4K — colour — silent
realisation: Frank Theys & Basiel Korsmit
The Visible Human Project was started in the nineties by the National Library of Medicine (NLM) when digital imaging of the human body became possible in a technical sense. It was the complete anatomical database of a male cadaver that first appeared on the Web, consisting of cross-sectional slices of the body at one millimetre intervals. Shortly after a female version was published. Later, it became possible to dissect the body in a virtual sense: electronic images could be rotated around several different axes to provide views of the body from different angles.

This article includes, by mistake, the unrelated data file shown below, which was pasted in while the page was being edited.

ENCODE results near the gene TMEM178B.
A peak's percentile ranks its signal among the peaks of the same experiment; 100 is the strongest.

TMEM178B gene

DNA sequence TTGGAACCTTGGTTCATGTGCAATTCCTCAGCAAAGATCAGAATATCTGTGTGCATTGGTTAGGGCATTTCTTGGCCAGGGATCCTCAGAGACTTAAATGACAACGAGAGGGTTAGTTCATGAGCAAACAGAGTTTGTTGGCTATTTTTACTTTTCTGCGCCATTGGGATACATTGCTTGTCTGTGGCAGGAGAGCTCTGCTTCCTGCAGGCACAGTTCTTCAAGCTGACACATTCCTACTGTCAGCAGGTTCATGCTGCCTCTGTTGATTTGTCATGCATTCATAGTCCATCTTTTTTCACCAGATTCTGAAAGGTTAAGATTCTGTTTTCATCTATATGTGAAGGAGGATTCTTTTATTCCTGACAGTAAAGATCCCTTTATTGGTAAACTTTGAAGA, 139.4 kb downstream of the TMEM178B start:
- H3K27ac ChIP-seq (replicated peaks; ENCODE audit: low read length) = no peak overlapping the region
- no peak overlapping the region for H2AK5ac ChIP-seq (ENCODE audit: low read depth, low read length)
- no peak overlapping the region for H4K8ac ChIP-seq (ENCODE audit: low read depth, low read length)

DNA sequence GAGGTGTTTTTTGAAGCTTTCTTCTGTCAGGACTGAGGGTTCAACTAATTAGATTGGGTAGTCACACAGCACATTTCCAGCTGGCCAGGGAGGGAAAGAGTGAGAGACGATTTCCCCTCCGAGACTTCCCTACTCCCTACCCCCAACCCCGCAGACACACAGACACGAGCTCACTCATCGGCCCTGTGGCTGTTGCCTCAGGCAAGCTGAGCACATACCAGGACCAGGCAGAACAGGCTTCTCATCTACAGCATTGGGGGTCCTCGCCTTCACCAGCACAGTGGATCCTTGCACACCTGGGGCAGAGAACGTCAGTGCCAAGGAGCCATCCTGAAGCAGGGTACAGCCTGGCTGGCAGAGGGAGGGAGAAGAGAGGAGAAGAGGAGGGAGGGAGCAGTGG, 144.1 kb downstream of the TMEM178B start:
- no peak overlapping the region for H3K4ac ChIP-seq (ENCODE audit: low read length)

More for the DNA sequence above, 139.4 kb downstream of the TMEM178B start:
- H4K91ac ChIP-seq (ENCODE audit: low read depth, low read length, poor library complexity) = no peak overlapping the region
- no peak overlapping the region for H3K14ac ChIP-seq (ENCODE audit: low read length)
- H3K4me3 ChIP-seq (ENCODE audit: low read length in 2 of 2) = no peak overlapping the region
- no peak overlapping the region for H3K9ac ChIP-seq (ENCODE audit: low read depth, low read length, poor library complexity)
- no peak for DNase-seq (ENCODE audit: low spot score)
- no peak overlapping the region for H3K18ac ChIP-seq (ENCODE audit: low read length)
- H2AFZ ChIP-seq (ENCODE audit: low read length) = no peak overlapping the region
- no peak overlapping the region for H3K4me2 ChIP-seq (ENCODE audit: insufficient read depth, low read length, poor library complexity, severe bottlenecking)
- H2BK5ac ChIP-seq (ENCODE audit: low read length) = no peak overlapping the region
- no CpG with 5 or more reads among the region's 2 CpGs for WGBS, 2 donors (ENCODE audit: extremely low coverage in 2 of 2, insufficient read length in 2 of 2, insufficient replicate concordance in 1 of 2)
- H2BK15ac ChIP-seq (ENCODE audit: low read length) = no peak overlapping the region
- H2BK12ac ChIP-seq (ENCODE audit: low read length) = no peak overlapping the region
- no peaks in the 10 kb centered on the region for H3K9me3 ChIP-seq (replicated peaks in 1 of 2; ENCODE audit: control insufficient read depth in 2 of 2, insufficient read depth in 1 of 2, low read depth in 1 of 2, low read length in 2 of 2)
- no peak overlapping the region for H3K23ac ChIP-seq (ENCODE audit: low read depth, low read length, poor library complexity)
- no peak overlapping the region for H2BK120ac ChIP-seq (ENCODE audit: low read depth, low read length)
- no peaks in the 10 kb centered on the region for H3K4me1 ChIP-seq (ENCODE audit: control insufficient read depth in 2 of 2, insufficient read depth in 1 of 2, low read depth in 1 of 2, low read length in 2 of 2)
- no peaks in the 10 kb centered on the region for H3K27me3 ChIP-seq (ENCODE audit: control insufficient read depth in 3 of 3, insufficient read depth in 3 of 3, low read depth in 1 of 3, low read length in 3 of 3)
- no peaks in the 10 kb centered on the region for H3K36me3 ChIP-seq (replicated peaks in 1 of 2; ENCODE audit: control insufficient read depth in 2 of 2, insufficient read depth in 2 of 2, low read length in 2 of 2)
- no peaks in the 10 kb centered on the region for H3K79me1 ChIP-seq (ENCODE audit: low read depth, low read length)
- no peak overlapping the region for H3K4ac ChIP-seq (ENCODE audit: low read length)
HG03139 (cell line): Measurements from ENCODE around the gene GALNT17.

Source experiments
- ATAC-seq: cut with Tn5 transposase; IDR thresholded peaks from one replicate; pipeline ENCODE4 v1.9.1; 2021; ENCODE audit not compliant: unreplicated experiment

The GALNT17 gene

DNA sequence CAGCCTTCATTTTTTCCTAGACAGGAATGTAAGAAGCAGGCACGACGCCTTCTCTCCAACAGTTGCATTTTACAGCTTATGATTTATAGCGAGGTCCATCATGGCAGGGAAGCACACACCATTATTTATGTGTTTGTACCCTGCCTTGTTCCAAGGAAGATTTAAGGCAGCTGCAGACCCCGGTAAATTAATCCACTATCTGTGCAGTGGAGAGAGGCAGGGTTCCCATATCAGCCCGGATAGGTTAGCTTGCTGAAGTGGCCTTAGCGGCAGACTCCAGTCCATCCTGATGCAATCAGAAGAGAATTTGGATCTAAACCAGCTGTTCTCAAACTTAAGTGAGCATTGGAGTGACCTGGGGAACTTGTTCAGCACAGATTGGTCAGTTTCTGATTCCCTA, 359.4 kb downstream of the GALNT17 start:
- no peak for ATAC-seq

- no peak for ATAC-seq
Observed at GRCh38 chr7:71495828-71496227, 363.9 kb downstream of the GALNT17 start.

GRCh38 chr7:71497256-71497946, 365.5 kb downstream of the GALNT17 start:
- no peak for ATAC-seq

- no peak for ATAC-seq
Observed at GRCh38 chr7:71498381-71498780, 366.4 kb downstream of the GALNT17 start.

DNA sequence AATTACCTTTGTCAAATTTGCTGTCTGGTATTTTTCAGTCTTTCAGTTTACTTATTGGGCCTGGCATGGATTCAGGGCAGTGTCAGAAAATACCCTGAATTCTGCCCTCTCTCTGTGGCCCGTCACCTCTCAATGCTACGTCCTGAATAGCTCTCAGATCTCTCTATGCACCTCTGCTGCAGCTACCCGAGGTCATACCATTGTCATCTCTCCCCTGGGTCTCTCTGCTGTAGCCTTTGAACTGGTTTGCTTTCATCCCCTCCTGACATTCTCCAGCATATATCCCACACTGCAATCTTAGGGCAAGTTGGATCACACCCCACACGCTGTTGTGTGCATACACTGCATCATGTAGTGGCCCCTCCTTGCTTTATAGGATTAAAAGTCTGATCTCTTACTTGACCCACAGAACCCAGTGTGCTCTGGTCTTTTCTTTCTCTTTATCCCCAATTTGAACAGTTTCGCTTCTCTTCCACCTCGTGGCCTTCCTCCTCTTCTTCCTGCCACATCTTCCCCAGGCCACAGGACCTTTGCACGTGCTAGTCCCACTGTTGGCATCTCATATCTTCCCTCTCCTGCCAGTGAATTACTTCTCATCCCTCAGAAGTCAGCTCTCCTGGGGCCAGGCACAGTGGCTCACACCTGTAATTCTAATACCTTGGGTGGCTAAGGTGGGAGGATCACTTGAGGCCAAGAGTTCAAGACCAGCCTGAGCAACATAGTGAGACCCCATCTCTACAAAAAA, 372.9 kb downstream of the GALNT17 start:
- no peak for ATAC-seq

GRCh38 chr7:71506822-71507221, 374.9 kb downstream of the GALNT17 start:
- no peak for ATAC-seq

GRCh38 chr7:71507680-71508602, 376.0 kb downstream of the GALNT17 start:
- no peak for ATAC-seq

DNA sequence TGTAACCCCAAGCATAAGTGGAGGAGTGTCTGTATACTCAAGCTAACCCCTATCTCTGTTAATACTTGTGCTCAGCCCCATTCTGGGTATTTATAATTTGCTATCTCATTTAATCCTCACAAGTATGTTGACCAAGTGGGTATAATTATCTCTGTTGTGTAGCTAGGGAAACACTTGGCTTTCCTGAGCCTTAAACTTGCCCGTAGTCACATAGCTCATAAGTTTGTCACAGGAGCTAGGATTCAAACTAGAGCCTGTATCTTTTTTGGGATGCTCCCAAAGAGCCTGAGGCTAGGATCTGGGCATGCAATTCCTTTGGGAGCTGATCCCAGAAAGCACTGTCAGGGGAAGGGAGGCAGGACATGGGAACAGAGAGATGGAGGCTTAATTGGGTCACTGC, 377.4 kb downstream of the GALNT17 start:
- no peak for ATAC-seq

De Kus #4 which shows a couple in intimate embrace. Theys puts forward that the advanced technology of our post-modern society visualizes anything that is muffled away beneath skin or hair, and nature as well as romantic feelings are desecrated and perverted. Furthermore, he foresees that in the third millennium the position of art and its author will be questioned again. Maybe even in so far that the receiver will give a devastating reply to the image that is spread via Internet by completely overwriting it with another action.